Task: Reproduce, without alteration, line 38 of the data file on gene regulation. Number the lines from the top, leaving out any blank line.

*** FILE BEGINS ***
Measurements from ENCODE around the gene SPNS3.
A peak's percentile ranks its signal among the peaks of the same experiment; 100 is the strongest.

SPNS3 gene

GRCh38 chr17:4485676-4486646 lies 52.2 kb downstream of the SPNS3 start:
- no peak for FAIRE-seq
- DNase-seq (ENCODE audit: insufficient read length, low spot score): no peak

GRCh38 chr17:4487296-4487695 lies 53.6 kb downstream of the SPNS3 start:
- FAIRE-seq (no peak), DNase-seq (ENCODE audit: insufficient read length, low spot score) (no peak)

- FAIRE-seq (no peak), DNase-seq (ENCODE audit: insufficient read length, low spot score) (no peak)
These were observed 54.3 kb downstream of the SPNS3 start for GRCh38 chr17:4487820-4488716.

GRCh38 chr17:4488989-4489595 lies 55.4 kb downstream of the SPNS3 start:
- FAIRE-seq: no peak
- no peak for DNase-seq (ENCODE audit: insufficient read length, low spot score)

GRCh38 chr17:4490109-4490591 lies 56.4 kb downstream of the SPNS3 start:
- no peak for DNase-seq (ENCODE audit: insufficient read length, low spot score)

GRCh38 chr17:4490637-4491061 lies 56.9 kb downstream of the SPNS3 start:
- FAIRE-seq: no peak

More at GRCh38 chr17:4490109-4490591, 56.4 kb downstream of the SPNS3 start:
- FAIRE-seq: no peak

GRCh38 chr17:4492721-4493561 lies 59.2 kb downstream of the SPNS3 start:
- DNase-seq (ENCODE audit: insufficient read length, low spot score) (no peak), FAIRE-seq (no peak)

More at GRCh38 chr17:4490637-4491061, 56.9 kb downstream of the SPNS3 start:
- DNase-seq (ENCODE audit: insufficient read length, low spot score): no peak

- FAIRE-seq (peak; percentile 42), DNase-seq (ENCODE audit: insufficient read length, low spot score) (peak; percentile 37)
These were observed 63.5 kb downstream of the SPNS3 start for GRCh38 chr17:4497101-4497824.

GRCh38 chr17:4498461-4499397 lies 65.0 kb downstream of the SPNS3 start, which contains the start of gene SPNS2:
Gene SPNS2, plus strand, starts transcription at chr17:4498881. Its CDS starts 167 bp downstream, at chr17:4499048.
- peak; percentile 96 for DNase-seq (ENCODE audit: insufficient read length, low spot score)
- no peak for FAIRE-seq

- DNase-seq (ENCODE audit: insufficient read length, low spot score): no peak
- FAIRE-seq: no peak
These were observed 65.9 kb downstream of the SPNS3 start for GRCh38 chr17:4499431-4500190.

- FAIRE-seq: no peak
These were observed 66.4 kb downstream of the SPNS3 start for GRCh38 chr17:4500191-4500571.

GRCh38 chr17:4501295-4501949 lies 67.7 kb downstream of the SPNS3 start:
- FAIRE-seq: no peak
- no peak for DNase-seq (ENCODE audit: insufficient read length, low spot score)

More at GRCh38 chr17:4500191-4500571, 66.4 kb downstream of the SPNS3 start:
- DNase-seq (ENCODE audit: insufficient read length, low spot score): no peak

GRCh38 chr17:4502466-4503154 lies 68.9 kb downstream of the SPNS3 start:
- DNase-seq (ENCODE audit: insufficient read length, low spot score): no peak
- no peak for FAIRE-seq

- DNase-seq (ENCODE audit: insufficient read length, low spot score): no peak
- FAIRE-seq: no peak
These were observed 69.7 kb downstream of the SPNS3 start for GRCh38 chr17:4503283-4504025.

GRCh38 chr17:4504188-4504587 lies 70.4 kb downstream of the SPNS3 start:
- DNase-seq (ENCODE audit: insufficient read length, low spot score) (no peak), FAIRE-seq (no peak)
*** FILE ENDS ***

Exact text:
More at GRCh38 chr17:4500191-4500571, 66.4 kb downstream of the SPNS3 start: